This Day in FAA History: February 6th

Full FAA Chronology at this link.

19340206: A new Inter-Departmental Advisory Committee on Aviation met to study the establishment of a uniform Federal aviation policy. The Committee consisted of representatives of the Departments of Commerce, War, Navy, and the Post Office, plus the Interstate Commerce Commission.
19670206: FAA asked U.S. air carriers to help finance the supersonic transport (SST) prototype program by contributing $1 million in risk capital for each SST delivery position held (see November 19, 1963). The agency took the step at the direction of President Johnson, who considered it a way in which the airlines could demonstrate to the Congress and the public their faith in the SST program. Under the proposal, contributions would in no way affect the established places of contributing and noncontributing carriers on the reservation schedule. The money would go directly to the Boeing Company to be used in the development program in lieu of Federal funds. The airlines would recover their investment–up to a maximum of $1.5 million for each $1 million contributed–through aircraft royalty payments. Ten U.S. air carriers holding a total of 52 delivery positions agreed to put up risk capital. Details of the participation agreement could not be worked out before April, however, and this became a factor in delaying the President’s announcement of his decision to take the SST program into prototype development. (See December 31, 1966, and April 29, 1967.)
19840206: FAA conducted an intensive inspection of Continental Airlines, lasting through March 9. The Air Line Pilots Association (ALPA) was on strike against Continental (see September 24, 1983), and accused it of unsafe practices. The FAA report cited discrepancies but concluded that overall safety was adequate. (Two members of the inspection team later charged that higher officials had altered their report to make it more favorable to the airline; however, an FBI investigation found no basis to prosecute for impropriety.) In June 1984 congressional hearings, ALPA charged that FAA was covering up safety violations by Continental, while FAA testified that the airline was safe. (See March 18, 1985.)
19890206: Samuel K. Skinner became Secretary of Transportation, succeeding James H. Burnley with the change of administrations. A lawyer from Illinois, Skinner had been chairman of a regional transportation authority and had managed the Bush Presidential campaign in the state. He served as Secretary until becoming President Bush’s chief of staff on December 16, 1991.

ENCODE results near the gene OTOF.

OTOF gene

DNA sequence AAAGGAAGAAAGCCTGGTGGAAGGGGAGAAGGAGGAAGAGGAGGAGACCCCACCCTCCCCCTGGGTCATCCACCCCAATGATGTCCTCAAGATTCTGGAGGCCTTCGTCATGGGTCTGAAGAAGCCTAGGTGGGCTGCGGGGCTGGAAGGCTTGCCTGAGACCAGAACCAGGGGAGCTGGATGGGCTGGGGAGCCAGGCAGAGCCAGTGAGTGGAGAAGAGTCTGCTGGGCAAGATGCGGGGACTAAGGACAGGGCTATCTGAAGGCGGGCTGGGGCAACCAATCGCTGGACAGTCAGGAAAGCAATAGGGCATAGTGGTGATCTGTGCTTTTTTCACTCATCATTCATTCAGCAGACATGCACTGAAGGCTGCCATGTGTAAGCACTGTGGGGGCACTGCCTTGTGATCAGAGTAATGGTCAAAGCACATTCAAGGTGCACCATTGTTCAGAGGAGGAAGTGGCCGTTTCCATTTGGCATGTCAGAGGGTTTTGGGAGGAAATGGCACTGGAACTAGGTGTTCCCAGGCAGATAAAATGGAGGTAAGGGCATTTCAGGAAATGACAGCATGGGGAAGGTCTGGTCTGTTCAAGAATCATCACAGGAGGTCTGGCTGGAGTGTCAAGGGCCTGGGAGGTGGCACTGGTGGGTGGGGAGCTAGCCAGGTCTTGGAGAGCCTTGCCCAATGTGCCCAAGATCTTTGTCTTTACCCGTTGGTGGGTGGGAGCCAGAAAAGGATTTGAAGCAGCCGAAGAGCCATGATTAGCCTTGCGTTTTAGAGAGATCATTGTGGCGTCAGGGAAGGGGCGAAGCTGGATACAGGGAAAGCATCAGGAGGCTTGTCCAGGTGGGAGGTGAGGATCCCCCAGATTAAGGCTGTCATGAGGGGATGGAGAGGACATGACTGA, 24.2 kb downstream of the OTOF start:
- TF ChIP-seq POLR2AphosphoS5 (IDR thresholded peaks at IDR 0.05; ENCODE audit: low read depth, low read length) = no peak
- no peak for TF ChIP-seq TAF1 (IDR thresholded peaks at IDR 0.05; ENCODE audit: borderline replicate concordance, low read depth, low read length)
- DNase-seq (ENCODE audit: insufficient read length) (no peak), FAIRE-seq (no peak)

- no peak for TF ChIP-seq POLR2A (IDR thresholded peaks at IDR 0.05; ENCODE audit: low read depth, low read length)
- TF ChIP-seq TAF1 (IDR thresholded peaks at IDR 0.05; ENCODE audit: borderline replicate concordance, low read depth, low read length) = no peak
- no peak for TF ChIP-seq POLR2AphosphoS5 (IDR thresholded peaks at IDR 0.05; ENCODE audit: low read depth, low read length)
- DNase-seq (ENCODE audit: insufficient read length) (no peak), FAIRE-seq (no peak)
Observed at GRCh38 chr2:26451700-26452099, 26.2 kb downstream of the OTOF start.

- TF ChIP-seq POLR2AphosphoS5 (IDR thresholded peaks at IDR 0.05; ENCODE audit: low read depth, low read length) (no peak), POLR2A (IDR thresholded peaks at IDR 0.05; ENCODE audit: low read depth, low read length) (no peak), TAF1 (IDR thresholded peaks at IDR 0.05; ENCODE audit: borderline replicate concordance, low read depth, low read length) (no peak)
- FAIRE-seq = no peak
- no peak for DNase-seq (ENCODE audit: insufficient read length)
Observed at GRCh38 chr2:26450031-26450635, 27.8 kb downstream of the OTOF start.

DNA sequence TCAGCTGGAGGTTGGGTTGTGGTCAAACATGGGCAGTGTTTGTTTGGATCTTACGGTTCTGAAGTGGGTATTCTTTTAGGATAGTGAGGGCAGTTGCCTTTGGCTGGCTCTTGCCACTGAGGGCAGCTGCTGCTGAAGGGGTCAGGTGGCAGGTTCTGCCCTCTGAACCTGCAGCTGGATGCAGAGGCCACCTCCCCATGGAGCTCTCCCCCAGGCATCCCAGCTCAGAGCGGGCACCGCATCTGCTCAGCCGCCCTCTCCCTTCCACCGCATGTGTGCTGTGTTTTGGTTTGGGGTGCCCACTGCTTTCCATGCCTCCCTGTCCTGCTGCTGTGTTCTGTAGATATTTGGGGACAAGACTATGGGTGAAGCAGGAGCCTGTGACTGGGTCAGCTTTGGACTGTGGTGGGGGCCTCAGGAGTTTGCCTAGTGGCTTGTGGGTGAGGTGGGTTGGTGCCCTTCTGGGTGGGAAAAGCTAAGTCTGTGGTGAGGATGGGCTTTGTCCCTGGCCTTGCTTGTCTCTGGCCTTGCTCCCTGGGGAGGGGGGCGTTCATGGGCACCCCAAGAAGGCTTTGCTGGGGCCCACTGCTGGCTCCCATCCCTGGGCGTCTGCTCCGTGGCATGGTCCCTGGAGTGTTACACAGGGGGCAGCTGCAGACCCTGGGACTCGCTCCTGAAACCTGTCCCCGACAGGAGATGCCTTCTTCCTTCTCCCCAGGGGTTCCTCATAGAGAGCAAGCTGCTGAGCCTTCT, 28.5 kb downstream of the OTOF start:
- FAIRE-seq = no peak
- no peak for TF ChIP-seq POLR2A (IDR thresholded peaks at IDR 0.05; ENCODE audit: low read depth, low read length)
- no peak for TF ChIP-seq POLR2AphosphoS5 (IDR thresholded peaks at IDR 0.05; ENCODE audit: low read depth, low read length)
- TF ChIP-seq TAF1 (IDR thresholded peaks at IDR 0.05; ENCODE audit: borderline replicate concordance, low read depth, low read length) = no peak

19970206: Invision Technologies announced installation of the first two CTX 5000 SP explosives detection systems at Chicago O’Hare and New York Kennedy airports. (See December 23, 1996; February 12, 1997; May 6, 1997.)
19980206: President Clinton signed legislation into law renaming Washington National Airport the Ronald Reagan Washington National Airport.
20080206: FAA announced plans to deploy new air traffic tower simulators to 19 locations around the country to help train new air traffic controllers in an interactive operational environment that provided realistic scenarios. The new simulators would be deployed over the next 18 months at the following towers: John F. Kennedy (NY); Los Angeles; Oakland (CA); Washington Reagan National; Dallas Fort-Worth; Atlanta; Denver; Philadelphia; Cincinnati; Cleveland; San Antonio; Memphis (TN); Honolulu; Orlando (FL); Charlotte (NC); Minneapolis; Boston; and Newport News (VA). FAA planned to install an additional six simulators at the FAA Academy in Oklahoma City.
20140206: Aviation Partners Boeing announced it had received supplemental type certification (STC) from FAA for split scimitar winglets to be installed on Boeing 737- 800 aircraft. The company planned to develop and certify the split scimitar winglet modification for all the Boeing 737-700, -800, and -900 series aircraft, including Boeing Business Jets. On February 19, United Airlines became the first U.S. airline to use the split scimitar winglets on commercial flights. The new winglet design demonstrated significant aircraft drag reduction over the basic blended winglet, which resulted in a 2.5 percent fuel savings. On October 10, the company announced it had received FAA STC covering the installation of the new winglets on three additional configurations of the Boeing 727-800. FAA approved use of the winglets on all Boeing 737-800 and 737- 900ER aircraft.
20150206: In a letter to United Continental Holdings, Inc., FAA informed the company it would increase oversight of the airline because of concerns over recurring safety violations. United provided FAA a plan in March on how it would remedy concerns involving pilot training and scheduling.
20180206: FAA announced it had signed an enhanced Bilateral Aviation Safety Agreement Implementation Procedures for Airworthiness (BASA-IPA) with the Civil Aviation Authority of Singapore (CAAS). The BASA-IPA provided for the mutual recognition of airworthiness of civil aeronautical products, and included an expanded scope of modifications and repairs allowed beyond cabin interiors. These enhancements reduced duplicate certification activities for design approvals issued to air operators and aeronautical design industries from both the U.S. and Singapore, resulting in significant time and cost savings. (See July 12, 2017.)